The book presents cases of contemporary, popular and traditional music, festivals and trade fairs, albums and band projects, shedding light on the tensions between the transfer, reconstruction and creation of music in different contexts. Since the editors were able to publish the anthology open access – thanks to the university library of the University Duisburg-Essen – the book “Music practices across borders” as a full-text PDF.

Guest blogger Rolf Künnemann reports on new directions for cross-border governance and the challenge of realising Extraterritorial Obligations (ETOs) for human rights.

ETOs_wordcloud

Human rights and states’ obligations are two sides of the same coin. While states are based on their territories, many of their human rights obligations go beyond borders. These “extraterritorial obligations” are increasingly recognised as essential for human rights to provide the foundations of an international people-based political and legal order.

The ETO movement argues that a focus on human rights beyond borders is key to effectively addressing burning issues like the globalized destruction of ecosystems and the climate, the depletion of resources to the detriment of future generations, the dysfunctional international financie and trade system, the oppression of rural communities, ethnocide, the impunity of transnational corporations, and the human rights accountability of intergovernmental organisations. Read the rest of this entry »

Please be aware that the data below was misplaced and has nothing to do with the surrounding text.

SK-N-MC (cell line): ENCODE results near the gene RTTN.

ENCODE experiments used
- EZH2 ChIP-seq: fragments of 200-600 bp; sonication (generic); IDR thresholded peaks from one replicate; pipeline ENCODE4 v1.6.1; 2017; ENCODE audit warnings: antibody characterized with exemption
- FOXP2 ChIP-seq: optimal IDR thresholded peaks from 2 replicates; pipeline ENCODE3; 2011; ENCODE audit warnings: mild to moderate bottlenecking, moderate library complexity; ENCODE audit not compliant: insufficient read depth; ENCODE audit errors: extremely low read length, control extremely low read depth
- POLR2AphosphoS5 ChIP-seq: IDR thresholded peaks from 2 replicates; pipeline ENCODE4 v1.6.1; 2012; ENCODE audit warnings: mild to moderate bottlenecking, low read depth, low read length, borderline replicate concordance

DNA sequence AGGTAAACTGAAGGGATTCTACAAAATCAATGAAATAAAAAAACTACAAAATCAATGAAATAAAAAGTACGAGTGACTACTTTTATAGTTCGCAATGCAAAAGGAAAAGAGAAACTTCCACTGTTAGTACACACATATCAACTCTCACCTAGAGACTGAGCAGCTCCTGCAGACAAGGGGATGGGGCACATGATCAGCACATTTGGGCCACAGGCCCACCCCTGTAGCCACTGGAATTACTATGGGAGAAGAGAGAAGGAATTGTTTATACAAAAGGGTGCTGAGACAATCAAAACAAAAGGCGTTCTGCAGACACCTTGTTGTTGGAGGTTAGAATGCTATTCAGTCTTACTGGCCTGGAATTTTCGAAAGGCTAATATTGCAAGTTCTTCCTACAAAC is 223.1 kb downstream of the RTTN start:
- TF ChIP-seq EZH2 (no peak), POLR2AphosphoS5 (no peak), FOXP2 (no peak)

In the series “algorithm regulation”, we discuss the implications of the growing importance of technological algorithms as a means of regulation in the digital realm. 

For a few hours today, Uber users could view their passenger rating thanks to a how-to posted by Aaron Landy. Uber gives both passengers and drivers ratings, probably by averaging the post-ride ratings each gets, and they affect whether riders can get picked up and whether drivers keep their jobs.

UberlogoPassenger ratings like these raise two kinds of concerns: first, that opaque and inaccessible metrics don’t allow for recourse or even explanation; and second that driver ratings aren’t very consistent or reliable raw material for those metrics.